Timestamp: Thursday, February 6, 2014 - 10:08

All over the world, stable concepts of home and belonging have, for a variety of reasons, become the exception rather than the rule. This has led to dramatic cultural, social and political changes and challenges, but also opportunities. The study of diaspora and migration has therefore evolved into a burgeoning field of research with an urgent practical relevance.

The Marie Curie Initial Training Network CoHaB – Diasporic Constructions of Home and Belonging unites world-leading experts in this field in the conviction that interdisciplinary training as well as international and intersectoral co-operation is key to any productive study of diasporas. Consequently, CoHaB is committed to training a new generation of scholars from various disciplinary backgrounds, but with similar interests in the field of diaspora studies by enabling them to join forces and develop their research projects on a shared platform. To this end, CoHaB offers 12 Early Stage – or doctoral – and 3 Experienced – or postdoctoral – fellowships on various aspects of diaspora in relation to home and belonging.


Timestamp: Monday, April 14, 2014 - 12:53

All over the world, stable concepts of home and belonging have, for a variety of reasons, become the exception rather than the rule. This has led to dramatic cultural, social and political changes and challenges. The study of diaspora and migration has therefore evolved into a burgeoning field of research with an urgent practical relevance. In a wide and sometimes confusing array of approaches it is mainly covered by the humanities and the social sciences.

The CoHaB Network, coordinated by the Chair of British Studies at the University of Münster, Germany, unites world-leading institutions in this field in the conviction that interdisciplinary training as well as international and inter-sectoral co-operation are key to any productive study of diasporas. CoHaB gains scope and momentum by its ‘Network of Networks’ rationale, binding together already existing cooperations. It is based on the resolve to strengthen interdisciplinary research in the field with a view to establishing diaspora studies as a transdisciplinary research area in its own right. Training young researchers on the basis of this conviction means to provide them with the opportunity to conduct their work in a variety of disciplinary environments as well as outside a purely academic context.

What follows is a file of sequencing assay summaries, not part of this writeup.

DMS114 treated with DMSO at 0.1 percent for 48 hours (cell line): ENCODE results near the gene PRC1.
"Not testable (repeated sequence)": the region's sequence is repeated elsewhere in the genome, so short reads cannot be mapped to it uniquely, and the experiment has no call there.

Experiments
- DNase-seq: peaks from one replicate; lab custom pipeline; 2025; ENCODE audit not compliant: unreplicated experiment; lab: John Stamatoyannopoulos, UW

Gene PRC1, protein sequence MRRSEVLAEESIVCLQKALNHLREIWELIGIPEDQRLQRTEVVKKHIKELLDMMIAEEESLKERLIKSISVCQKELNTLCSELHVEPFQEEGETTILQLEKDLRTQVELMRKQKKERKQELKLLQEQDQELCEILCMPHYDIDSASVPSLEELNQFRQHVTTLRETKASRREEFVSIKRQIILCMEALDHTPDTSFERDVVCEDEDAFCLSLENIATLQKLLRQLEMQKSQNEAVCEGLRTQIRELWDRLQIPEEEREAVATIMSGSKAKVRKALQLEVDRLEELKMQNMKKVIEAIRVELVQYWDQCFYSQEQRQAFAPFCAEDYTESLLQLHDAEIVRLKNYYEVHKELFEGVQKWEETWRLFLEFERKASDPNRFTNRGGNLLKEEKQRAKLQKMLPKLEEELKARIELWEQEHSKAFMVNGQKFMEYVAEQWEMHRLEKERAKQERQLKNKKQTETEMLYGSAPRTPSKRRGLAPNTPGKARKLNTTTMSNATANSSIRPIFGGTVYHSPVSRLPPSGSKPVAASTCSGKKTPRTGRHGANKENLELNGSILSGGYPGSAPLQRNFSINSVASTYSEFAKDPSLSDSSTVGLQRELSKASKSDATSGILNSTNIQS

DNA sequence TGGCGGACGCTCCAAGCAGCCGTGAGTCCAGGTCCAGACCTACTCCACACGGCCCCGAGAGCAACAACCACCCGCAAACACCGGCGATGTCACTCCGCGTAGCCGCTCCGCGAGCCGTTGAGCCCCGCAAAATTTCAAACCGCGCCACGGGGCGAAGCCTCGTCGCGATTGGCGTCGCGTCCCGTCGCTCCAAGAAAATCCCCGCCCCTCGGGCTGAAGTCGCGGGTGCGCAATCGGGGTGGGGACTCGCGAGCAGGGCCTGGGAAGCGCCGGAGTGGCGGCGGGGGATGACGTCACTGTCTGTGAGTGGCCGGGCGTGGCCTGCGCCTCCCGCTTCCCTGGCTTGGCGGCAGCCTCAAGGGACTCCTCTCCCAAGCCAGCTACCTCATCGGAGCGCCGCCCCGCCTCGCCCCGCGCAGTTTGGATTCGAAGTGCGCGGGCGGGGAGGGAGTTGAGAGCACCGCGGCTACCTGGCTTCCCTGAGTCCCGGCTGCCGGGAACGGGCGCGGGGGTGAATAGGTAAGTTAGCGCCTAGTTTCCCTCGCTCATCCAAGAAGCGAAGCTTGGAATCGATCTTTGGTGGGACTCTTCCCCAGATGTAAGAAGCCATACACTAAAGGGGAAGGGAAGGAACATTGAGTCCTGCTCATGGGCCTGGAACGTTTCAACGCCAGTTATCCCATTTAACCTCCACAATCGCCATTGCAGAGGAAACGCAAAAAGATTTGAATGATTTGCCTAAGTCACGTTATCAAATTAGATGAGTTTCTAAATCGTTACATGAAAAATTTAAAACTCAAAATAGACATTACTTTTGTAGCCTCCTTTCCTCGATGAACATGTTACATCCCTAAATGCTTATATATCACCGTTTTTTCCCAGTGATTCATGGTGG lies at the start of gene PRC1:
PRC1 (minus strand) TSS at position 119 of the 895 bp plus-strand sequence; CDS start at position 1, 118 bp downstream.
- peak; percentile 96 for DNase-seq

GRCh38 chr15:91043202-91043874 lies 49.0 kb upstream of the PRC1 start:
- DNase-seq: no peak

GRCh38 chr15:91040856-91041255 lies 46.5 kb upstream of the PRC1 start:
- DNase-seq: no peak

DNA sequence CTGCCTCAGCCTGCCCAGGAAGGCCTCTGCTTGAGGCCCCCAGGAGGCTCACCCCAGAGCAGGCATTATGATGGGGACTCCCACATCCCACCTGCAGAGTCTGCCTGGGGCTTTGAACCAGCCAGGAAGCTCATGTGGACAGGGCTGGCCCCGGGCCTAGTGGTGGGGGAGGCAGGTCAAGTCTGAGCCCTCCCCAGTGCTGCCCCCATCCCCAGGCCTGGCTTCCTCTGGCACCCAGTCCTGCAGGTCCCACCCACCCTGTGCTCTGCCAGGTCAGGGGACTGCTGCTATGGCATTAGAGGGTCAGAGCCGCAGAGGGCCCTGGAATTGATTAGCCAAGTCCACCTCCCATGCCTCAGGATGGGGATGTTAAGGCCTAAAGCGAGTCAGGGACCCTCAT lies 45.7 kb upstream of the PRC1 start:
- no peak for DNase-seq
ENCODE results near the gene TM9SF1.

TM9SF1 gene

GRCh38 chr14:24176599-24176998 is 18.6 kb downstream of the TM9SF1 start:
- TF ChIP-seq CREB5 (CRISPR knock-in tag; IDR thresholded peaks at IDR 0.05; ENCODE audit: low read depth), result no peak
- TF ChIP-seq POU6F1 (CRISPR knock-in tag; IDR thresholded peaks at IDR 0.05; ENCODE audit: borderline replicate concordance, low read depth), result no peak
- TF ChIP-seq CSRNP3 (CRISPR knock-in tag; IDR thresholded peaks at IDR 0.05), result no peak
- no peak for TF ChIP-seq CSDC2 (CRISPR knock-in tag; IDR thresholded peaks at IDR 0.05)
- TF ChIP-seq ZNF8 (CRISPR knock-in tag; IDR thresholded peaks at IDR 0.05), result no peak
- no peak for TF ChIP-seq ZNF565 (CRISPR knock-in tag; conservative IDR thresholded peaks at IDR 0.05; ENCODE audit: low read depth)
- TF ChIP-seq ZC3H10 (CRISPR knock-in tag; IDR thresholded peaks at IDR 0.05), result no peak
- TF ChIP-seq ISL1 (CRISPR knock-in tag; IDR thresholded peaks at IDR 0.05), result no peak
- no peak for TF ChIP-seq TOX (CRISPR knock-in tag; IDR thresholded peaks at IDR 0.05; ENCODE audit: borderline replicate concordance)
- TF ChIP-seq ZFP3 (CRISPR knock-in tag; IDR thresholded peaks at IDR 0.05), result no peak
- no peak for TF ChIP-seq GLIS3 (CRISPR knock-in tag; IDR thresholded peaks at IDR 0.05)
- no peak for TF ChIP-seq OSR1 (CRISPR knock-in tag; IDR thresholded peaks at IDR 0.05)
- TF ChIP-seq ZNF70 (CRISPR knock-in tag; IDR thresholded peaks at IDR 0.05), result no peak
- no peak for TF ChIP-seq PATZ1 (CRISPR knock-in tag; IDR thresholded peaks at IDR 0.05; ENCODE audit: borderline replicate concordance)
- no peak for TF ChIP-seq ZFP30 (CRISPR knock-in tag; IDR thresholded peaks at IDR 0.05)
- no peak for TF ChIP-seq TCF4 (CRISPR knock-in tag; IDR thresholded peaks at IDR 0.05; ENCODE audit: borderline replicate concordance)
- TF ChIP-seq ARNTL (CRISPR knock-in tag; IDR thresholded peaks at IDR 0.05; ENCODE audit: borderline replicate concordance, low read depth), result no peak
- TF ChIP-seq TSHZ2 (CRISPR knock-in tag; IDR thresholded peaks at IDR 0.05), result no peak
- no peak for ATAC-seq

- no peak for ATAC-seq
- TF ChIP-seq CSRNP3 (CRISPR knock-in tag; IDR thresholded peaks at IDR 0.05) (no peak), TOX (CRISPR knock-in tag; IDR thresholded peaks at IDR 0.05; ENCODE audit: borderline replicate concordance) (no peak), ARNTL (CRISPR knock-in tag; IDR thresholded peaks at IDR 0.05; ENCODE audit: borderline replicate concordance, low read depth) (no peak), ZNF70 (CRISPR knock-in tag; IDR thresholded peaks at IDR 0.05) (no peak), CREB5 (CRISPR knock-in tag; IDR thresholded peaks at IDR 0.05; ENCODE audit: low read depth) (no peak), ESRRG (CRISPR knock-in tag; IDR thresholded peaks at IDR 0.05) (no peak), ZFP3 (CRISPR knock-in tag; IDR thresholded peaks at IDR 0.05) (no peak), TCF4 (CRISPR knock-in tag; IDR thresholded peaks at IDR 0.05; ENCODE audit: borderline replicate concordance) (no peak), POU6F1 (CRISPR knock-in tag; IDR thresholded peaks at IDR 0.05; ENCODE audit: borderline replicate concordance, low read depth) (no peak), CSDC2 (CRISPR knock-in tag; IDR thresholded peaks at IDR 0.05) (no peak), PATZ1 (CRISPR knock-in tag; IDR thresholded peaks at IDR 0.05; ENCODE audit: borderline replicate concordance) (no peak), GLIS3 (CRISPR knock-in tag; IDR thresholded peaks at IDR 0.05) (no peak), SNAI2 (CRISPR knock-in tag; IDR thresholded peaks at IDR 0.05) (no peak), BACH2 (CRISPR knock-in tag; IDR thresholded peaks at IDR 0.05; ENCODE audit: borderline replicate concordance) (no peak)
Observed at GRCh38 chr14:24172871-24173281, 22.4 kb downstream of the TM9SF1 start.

Specifically, CoHaB aims at stimulating and facilitating cooperation by negotiating core concepts between the various disciplines involved among the partner institutions. Each of these disciplines has developed its own, highly sophisticated understanding of diaspora studies, and it is high time that these diverse understandings entered into a sustained dialogue. For this purpose, early stage researchers from various disciplinary backgrounds, but with similar interests in the field of diaspora studies, will join forces to develop their projects on a shared platform. This will assist them in opening their projects to a strong, interdisciplinary research environment and in producing tangible results for their own research careers, for the scientific community, and for the general public at large.

We have launched the CoHaB Blog in order to engage with the themes at the heart of our project – issues of diaspora, migration, home, and belonging – from a broader and more collaborative perspective. As researchers working on individual doctoral or post-doctoral projects, we wanted an opportunity to explore these themes in a variety of contexts and registers, as well as exchanging our reflections as they arise from ongoing research. The blog was conceived as a more informal, but no less stimulating, means of exploring the linkages between the CoHaB research areas and broader issues of the diasporic: ranging from critical reviews of media and cultural production, to commentary on current affairs, research-based and methodological reflections, photographs, and more. We hope to share these with each other as well as with anyone interested in the subject matter, in order to further the CoHaB network’s aim of opening up fresh discussions around questions of home, diaspora, and belonging.

Timestamp: Saturday, May 3, 2014 - 16:38

This week, almost seven months after I first arrived in Santiago to conduct long-term fieldwork, the Chilean summer has finally come to an end. The morning air is cool and the leaves have turned yellow, but even more notably, the city has regained that certain buzz that comes after a long holiday. This year, that buzz is carried in part by a number of challenges, two of which could not have been predicted at the beginning of the year.

Street art from Valparaíso’s most celebrated and colorful neighborhood,
Cerro Alegre.